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Oil Hits Near 6-Week Highs on New Saudi Oil Minister Appointment

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By Barani Krishnan

Investing.com - The oil rally has got an unexpected shot in the arm from Saudi Arabia’s surprise replacement of its oil minister.

Crude prices jumped about 2% Monday after Saudi King Salman appointed one of his own sons, Prince Abdulaziz bin Salman, to take over from Khalid al-Falih to run the most important ministry in the country that leads OPEC. Known as ABS by his initials, Abdulaziz is a long-time Saudi delegate to OPEC and brother to Mohamad bin Salman, or MBS, another of King Salman’s sons and arguably the most powerful man in Saudi Arabia after the monarch.

New York-traded West Texas Intermediate crude, the U.S. benchmark blend, settled up $1.33, or 2.4%, at $57.85 per barrel. Last week, WTI rose 2.6%, its biggest weekly advance since July.

London-traded Brent crude, the international benchmark blend, extended its perch further above the key $60 level, rising $1.05, or 1.7%, to $62.59.

“Oil bulls are greeting ABS’ appointment as a sign that Saudi Arabia is going to get better in its game of pushing up crude prices, something that Khalid al-Falih, unfortunately, never got to achieve in his time,” said John Kilduff, founding partner at New York energy hedge fund Again Capital.

“Then, there’s also the question of the pending listing of Saudi Aramco, which has suffered for a host of reasons, some beyond Falih’s control. There’s renewed hope that ABS will be better at sorting out all these.”

Aramco, the kingdom’s state oil company, is preparing to sell up to a 5% stake by 2020-2021, in what could be the world’s biggest IPO, Reuters reported on Monday. It has given lead roles in the listing to JPMorgan (NYSE:JPM), Morgan Stanley (NYSE:MS) and National Commercial Bank, among others.

The OPEC+ joint ministerial monitoring committee, known as JMMC, will meet on Thursday in Abu Dhabi to review the cartel’s commitment to reduce 1.2 million barrels per day of supply since December.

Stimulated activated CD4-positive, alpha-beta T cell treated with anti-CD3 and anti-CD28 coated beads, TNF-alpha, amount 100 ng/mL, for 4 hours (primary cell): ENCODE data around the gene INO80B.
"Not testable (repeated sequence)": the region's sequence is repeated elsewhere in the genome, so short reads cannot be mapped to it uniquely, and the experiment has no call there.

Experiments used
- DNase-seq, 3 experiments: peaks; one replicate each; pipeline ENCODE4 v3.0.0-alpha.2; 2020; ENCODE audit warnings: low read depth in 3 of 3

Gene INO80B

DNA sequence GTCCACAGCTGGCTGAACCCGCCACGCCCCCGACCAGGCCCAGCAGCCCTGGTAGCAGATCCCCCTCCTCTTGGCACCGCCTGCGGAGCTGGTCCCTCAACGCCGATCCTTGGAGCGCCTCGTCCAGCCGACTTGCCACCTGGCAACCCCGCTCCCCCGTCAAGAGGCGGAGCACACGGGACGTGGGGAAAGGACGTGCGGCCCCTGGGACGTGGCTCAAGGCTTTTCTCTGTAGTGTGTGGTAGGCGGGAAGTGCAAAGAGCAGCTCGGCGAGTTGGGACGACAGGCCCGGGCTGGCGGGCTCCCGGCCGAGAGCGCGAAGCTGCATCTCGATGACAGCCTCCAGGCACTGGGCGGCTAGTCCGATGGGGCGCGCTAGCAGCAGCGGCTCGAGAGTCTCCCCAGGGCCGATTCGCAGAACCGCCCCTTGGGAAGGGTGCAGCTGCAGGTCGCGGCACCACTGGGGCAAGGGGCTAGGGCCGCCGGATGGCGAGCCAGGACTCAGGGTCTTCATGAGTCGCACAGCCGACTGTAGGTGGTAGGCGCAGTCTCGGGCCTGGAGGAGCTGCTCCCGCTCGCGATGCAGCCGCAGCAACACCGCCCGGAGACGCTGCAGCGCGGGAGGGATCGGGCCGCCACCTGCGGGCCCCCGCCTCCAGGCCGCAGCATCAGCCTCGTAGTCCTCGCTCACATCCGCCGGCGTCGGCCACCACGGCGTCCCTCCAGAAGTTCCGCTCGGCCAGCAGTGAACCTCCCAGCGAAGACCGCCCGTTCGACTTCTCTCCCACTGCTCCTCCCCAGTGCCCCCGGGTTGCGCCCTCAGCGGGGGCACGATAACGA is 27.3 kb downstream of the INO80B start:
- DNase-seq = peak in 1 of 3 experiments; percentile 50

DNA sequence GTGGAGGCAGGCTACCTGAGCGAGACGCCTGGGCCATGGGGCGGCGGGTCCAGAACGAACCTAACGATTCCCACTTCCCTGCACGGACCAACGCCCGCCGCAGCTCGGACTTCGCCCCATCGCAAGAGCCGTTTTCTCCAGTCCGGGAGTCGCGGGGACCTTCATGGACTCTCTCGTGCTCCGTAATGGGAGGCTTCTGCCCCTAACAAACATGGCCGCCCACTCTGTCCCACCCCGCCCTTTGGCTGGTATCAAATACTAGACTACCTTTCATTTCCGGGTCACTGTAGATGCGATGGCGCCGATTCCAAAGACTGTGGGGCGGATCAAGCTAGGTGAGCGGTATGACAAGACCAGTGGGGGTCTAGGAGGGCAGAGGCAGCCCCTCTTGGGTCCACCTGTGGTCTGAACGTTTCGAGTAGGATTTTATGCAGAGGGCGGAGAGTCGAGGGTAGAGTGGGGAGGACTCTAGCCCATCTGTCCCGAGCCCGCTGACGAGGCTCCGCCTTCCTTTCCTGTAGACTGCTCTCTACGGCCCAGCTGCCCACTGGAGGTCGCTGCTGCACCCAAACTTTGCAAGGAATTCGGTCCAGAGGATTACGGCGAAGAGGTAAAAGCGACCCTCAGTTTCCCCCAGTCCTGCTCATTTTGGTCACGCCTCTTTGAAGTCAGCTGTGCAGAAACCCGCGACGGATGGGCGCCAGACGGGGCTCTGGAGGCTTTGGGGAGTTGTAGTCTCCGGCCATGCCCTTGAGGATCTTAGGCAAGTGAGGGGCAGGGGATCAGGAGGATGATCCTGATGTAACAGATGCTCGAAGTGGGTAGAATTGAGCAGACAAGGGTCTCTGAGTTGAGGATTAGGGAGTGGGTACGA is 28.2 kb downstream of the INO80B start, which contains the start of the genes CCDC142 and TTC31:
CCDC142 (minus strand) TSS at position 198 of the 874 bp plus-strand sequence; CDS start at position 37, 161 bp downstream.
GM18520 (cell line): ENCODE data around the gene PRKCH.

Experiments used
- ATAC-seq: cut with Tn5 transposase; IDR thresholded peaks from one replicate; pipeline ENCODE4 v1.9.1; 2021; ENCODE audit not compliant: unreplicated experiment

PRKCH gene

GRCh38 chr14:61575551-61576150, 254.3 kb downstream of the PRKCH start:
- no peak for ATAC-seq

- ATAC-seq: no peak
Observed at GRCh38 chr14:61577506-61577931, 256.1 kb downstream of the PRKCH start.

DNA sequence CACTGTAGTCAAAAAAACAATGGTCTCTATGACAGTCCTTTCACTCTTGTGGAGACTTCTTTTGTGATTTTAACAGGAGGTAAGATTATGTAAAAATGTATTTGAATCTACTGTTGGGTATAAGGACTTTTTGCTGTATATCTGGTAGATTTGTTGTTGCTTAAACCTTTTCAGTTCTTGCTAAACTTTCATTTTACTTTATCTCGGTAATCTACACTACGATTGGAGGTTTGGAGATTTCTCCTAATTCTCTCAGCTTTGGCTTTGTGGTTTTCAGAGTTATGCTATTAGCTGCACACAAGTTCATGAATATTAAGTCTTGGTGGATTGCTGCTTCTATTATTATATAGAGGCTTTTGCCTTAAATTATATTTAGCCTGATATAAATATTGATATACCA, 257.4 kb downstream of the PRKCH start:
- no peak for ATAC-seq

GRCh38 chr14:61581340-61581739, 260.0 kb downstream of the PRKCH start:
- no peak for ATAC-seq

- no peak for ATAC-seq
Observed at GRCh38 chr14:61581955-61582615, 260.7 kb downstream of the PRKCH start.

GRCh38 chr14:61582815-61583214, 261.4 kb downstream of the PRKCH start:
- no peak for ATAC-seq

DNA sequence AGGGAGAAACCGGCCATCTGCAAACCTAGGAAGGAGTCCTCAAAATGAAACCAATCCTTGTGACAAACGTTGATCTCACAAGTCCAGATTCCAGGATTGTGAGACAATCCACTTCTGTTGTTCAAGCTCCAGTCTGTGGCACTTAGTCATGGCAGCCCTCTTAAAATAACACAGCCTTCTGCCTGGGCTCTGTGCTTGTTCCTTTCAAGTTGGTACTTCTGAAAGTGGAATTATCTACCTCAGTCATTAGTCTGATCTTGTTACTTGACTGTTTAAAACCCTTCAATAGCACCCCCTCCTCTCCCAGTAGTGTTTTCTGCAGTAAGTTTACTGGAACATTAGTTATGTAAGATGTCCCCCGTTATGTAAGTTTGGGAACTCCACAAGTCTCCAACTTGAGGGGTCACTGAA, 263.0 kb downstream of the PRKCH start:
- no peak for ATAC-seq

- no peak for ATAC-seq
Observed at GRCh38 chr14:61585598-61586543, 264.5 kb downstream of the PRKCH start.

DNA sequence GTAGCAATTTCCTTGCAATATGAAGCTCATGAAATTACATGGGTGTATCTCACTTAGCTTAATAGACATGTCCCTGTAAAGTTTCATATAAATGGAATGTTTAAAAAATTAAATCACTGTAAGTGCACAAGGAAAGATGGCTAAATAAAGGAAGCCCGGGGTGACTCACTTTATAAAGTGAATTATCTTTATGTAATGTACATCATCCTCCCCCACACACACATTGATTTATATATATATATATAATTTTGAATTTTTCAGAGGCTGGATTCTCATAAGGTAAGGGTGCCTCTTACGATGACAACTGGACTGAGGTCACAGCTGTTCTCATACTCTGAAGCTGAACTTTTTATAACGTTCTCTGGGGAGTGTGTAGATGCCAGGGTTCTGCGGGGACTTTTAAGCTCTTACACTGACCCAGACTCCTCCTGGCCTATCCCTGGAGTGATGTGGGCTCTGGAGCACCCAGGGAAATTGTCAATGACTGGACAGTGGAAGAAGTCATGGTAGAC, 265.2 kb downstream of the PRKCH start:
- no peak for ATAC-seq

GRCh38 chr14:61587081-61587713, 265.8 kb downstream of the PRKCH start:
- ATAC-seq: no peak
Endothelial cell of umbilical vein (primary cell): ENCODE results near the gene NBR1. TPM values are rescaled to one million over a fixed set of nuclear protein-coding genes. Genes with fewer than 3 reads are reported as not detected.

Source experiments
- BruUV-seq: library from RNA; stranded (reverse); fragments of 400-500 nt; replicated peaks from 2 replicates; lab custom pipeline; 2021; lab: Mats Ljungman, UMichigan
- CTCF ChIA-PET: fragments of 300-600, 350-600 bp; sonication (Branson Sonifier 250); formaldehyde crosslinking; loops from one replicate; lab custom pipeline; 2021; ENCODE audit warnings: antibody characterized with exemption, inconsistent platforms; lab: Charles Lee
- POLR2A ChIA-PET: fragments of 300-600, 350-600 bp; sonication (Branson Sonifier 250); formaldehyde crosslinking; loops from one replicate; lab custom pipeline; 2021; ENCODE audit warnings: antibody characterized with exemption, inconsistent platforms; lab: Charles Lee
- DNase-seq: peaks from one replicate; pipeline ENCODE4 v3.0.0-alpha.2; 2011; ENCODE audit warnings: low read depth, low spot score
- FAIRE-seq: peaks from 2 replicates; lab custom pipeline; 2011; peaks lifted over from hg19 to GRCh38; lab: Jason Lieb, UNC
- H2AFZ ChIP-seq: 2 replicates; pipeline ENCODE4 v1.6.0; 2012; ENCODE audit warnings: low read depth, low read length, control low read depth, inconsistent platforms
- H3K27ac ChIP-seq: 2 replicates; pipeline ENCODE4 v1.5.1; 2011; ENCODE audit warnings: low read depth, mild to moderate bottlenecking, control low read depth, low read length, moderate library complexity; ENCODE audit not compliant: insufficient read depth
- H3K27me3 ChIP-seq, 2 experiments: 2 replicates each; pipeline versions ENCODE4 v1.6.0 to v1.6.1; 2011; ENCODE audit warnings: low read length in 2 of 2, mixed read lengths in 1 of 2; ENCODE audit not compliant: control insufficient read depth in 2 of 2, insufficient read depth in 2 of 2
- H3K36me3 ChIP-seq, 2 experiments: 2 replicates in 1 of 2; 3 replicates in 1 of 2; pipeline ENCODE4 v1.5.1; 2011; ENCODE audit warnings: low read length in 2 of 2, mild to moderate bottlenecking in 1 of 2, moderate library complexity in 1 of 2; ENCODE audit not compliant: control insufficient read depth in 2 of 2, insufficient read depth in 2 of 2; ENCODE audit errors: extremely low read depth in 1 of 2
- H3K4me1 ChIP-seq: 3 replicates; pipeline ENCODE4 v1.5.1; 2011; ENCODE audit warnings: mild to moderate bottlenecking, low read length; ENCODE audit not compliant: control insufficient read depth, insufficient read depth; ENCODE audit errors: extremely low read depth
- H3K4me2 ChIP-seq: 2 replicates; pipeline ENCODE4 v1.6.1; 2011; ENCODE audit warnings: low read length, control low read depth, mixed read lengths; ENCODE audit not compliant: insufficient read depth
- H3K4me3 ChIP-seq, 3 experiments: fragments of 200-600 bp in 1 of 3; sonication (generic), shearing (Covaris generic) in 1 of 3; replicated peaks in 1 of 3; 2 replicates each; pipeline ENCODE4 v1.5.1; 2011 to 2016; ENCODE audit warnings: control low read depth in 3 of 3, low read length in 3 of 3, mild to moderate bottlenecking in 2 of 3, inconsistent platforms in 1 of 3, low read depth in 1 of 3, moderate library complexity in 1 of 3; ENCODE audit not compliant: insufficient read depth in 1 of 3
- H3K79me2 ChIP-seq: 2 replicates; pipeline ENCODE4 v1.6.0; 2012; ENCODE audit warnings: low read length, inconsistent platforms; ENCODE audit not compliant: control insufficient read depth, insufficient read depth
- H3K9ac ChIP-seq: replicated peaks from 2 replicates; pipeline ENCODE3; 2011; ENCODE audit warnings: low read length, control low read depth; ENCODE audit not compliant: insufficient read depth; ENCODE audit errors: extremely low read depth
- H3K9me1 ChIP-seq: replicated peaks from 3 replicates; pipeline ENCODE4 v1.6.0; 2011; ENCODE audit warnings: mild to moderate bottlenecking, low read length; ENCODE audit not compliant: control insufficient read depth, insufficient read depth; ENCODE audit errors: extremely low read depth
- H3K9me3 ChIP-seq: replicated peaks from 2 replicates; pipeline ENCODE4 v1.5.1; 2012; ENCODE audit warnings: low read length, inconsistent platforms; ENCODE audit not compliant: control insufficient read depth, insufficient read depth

ABS helped negotiate the OPEC+ agreement between the established producer cartel and non-members led by Russia to cut global crude supply in order to support prices and balance the market.

The newly appointed Saudi minister said the pillars of Saudi policy would not change and that the OPEC+ deal would survive.

OPEC aggregate output rose for the first time this year in August as higher supply from Iraq and Nigeria outweighed restraint by Saudi Arabia and losses caused by U.S. sanctions on Iran, a Reuters survey found.

On Sunday, the United Arab Emirates' energy minister, Suhail bin Mohammed al-Mazroui, said OPEC and non-OPEC producers were "committed" to achieving oil market balance and that Abu Dhabi would support any consensus decision on further production cuts.

Crude prices on Monday were also supported by a rise in oil imports in China in August, with shipments to the world's biggest importer up 3% from July and nearly 10% higher in the first eight months of 2019 from a year earlier.

Adding to the market’s upside was a privately circulated report from market intelligence Genscape that reported a 980,000-barrel crude inventory drop at the Cushing, Oklah. hub that serves as storage for WTI contracts meant for delivery, according to traders who saw the data.

Cushing storage is often a good indicator of the crude stockpile situation across the United States. U.S. crude inventories as a whole have fallen nearly 15 million barrels in the two weeks to Aug. 30, helping drive oil prices higher.

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